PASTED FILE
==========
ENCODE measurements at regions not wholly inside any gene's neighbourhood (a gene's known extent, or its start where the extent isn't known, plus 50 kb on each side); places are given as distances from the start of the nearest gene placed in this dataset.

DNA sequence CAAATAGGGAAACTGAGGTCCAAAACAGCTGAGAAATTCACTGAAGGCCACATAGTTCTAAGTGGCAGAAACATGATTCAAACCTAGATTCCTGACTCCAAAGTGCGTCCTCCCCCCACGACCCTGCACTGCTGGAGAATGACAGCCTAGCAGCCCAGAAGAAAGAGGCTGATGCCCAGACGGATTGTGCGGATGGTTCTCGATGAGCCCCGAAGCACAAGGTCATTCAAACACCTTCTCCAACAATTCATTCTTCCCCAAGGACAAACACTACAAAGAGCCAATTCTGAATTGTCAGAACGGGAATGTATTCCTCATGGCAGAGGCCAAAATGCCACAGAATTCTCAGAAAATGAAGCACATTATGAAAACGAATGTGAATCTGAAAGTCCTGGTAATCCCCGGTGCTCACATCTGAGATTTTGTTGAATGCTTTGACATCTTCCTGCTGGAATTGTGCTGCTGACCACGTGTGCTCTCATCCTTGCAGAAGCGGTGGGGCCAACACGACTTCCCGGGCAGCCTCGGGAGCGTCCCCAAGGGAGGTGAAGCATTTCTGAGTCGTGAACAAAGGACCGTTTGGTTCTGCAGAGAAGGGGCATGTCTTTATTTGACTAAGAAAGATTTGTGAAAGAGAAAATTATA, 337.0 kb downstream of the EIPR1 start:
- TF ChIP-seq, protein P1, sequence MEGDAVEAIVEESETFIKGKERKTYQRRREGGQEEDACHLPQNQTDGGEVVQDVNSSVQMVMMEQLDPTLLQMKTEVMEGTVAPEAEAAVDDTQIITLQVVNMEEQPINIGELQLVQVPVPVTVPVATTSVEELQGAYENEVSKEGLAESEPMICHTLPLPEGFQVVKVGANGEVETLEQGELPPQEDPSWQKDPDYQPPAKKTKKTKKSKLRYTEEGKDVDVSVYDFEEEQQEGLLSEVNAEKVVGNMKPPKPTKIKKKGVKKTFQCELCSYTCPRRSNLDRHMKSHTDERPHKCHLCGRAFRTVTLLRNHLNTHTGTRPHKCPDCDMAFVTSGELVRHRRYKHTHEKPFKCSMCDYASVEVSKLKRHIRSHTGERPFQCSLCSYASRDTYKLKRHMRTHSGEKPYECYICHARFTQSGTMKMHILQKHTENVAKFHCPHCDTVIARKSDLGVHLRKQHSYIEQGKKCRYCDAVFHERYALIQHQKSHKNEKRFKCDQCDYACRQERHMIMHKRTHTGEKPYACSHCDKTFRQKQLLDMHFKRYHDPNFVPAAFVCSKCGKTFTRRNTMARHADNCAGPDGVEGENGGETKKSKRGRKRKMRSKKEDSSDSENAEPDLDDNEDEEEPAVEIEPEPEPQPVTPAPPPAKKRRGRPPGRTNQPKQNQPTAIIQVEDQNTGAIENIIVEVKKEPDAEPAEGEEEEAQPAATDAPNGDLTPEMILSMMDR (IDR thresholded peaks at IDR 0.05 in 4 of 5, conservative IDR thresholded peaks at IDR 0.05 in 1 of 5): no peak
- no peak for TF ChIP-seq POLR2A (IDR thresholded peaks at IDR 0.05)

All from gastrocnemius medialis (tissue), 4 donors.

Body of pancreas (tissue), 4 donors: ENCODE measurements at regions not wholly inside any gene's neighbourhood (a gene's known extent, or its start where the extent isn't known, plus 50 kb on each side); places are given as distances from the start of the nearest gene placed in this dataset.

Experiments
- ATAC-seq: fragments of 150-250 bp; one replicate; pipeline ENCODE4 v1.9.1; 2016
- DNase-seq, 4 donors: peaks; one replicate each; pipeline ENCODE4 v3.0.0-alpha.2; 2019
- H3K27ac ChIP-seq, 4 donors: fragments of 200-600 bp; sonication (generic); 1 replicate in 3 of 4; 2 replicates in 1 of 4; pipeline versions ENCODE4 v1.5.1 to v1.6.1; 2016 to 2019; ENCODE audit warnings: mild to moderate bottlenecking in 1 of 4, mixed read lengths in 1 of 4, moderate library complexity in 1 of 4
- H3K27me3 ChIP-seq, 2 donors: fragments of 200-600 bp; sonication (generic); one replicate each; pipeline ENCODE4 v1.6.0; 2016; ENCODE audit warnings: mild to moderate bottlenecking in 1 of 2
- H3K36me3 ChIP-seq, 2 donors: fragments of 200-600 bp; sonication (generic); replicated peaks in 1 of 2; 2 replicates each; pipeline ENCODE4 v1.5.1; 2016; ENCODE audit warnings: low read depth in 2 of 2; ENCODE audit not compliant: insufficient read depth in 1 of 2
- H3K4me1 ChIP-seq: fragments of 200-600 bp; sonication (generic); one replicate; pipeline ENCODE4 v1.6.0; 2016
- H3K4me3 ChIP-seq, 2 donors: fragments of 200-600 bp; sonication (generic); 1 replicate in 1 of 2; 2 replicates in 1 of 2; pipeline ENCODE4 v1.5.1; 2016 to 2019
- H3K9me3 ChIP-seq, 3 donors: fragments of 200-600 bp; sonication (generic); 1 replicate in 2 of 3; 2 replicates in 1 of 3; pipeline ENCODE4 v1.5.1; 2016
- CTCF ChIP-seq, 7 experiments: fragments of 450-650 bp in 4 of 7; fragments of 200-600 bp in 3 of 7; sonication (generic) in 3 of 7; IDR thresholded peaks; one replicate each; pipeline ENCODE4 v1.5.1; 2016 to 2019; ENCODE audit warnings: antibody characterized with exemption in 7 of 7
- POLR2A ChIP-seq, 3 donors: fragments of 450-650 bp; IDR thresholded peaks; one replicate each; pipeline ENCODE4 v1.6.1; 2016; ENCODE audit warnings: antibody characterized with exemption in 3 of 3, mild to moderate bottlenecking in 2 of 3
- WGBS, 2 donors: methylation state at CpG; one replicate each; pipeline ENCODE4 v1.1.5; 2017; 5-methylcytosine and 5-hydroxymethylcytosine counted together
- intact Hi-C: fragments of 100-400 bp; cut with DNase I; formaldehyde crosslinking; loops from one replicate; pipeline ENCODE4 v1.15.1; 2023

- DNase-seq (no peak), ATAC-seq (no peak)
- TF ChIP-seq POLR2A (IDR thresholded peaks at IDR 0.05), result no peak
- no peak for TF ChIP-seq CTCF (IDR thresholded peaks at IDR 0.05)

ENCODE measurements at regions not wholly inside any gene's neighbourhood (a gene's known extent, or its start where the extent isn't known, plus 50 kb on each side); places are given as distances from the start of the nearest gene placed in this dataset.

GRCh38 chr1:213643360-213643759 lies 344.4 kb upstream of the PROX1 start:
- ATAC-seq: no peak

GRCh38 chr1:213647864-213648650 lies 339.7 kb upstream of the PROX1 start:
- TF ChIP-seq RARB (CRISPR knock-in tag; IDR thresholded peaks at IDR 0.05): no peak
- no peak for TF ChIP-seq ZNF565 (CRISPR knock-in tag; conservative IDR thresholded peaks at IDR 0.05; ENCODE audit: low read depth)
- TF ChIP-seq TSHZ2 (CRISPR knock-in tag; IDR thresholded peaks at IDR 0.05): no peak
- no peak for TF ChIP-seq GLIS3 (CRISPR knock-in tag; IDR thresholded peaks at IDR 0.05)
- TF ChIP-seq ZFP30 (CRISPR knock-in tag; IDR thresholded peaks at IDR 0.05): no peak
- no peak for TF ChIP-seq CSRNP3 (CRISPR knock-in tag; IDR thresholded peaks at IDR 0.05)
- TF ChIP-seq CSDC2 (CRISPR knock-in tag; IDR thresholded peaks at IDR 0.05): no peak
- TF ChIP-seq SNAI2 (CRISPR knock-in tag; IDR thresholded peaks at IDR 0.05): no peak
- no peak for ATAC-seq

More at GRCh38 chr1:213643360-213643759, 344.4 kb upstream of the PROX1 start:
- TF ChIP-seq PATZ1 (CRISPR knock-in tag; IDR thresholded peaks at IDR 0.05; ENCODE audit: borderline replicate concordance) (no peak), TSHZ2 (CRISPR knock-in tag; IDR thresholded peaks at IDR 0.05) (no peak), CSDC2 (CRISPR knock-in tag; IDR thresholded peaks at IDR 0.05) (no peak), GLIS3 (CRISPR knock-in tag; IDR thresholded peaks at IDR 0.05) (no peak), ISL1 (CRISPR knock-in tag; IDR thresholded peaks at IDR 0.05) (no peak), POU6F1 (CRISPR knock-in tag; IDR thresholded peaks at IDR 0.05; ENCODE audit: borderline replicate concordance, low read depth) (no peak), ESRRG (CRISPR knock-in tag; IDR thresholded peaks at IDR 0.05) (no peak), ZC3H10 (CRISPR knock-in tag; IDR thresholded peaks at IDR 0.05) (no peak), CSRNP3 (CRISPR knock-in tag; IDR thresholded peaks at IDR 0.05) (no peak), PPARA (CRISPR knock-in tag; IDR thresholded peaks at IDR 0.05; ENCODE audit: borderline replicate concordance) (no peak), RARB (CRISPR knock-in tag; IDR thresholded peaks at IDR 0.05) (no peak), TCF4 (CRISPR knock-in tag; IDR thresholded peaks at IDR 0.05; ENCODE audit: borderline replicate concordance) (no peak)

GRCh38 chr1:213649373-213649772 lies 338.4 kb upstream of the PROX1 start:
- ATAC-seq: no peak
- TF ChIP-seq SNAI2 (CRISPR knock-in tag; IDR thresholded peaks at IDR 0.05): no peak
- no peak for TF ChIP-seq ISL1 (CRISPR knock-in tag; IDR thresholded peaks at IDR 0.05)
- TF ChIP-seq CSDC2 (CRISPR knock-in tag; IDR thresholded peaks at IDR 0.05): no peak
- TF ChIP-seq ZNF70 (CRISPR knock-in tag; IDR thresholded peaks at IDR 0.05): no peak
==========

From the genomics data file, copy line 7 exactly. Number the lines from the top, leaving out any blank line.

Experiments